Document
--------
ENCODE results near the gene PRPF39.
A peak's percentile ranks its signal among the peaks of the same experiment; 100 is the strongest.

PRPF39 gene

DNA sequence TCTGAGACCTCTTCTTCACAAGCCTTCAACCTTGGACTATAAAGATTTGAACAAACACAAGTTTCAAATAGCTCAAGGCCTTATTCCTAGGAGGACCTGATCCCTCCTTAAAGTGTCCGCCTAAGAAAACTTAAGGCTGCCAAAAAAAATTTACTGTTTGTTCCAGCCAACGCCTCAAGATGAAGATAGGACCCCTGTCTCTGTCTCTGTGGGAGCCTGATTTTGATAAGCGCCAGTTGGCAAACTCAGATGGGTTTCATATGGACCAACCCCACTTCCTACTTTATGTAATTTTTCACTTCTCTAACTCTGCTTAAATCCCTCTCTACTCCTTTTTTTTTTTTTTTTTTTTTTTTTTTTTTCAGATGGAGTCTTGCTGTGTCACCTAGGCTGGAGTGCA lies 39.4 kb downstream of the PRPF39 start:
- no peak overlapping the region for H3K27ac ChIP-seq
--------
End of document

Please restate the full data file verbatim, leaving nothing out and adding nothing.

ENCODE results near the gene PRPF39.
A peak's percentile ranks its signal among the peaks of the same experiment; 100 is the strongest.

PRPF39 gene

DNA sequence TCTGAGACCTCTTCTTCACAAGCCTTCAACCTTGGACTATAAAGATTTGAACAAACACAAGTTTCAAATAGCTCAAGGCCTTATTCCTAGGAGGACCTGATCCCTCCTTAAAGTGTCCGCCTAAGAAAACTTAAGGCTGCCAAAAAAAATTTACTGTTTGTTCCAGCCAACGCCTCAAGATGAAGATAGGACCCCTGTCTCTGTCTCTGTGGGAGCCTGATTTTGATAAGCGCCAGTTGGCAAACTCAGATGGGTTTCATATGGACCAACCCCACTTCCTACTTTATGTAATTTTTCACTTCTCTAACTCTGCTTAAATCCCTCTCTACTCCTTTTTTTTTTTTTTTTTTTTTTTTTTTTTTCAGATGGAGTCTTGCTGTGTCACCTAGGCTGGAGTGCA lies 39.4 kb downstream of the PRPF39 start:
- no peak overlapping the region for H3K27ac ChIP-seq